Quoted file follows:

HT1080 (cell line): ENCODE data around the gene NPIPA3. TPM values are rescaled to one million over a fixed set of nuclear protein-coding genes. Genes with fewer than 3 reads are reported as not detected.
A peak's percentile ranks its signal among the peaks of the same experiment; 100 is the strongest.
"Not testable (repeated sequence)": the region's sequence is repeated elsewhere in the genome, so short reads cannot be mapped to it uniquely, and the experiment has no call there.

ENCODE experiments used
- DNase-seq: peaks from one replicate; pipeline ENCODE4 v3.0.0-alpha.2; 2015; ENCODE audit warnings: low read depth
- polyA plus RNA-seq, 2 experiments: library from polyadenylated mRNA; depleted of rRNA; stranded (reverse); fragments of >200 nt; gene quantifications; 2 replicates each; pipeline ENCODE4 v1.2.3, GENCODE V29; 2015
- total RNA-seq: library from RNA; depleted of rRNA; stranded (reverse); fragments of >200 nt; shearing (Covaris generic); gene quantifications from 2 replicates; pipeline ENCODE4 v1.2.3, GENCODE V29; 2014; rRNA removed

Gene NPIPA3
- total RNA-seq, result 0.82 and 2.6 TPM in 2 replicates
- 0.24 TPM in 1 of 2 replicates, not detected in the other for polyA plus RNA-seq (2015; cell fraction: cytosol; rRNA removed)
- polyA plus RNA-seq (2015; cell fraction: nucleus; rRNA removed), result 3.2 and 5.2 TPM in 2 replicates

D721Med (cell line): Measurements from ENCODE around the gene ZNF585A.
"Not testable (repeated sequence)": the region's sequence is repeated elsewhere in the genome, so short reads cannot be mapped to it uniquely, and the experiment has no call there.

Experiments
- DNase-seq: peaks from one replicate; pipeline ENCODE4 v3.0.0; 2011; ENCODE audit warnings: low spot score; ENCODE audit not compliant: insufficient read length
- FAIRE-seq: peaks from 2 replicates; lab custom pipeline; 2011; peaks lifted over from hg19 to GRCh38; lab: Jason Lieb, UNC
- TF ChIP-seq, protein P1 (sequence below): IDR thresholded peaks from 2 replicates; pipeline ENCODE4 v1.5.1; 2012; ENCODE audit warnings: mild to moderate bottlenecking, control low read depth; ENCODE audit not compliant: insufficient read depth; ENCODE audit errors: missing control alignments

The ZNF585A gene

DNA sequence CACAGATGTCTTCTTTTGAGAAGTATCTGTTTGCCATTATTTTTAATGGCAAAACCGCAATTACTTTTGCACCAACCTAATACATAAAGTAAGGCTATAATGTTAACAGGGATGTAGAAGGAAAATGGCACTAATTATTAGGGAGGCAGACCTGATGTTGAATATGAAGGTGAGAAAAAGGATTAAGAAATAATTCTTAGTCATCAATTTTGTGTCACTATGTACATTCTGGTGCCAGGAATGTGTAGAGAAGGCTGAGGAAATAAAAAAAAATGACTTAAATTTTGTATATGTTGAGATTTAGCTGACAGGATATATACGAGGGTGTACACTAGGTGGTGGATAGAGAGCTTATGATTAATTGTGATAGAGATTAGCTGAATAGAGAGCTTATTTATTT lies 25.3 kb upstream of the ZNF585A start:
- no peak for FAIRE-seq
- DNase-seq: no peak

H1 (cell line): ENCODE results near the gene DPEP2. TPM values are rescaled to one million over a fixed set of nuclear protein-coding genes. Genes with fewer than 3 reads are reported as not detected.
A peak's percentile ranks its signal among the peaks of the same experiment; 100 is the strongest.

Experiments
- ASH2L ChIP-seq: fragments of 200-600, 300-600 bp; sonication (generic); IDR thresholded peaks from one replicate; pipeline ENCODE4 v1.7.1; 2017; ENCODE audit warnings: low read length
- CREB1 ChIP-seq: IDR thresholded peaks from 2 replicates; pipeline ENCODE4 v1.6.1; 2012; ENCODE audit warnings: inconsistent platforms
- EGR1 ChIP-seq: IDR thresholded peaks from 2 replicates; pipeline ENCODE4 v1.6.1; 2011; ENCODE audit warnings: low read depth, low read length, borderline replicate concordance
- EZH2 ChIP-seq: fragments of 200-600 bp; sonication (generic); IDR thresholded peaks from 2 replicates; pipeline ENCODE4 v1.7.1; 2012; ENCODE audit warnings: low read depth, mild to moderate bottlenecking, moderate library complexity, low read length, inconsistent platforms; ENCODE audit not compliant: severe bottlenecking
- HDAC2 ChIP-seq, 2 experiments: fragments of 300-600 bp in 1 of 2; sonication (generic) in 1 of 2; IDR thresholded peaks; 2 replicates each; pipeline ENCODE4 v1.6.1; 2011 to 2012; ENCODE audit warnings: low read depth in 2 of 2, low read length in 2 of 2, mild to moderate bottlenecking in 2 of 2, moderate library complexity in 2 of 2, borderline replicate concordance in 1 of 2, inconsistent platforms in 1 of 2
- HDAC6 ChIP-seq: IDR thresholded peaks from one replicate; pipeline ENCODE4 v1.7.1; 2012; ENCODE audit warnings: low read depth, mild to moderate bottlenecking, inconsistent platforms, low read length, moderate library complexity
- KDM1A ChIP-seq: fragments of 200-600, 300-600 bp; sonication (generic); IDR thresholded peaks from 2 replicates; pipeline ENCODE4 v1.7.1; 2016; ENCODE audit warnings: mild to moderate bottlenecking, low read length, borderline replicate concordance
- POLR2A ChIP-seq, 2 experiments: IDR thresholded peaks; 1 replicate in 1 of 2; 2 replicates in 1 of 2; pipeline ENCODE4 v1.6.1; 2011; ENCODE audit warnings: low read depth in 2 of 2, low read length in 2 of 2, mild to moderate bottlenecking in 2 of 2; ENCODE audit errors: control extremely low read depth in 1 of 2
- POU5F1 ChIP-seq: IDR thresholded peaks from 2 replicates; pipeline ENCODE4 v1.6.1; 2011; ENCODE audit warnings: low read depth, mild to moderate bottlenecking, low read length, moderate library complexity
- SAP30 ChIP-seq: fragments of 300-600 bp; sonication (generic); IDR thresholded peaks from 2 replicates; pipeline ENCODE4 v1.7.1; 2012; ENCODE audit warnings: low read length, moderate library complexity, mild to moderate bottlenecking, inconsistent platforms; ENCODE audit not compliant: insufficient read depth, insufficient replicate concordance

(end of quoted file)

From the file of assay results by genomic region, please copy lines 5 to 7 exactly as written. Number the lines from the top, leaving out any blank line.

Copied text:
- DNase-seq: peaks from one replicate; pipeline ENCODE4 v3.0.0-alpha.2; 2015; ENCODE audit warnings: low read depth
- polyA plus RNA-seq, 2 experiments: library from polyadenylated mRNA; depleted of rRNA; stranded (reverse); fragments of >200 nt; gene quantifications; 2 replicates each; pipeline ENCODE4 v1.2.3, GENCODE V29; 2015
- total RNA-seq: library from RNA; depleted of rRNA; stranded (reverse); fragments of >200 nt; shearing (Covaris generic); gene quantifications from 2 replicates; pipeline ENCODE4 v1.2.3, GENCODE V29; 2014; rRNA removed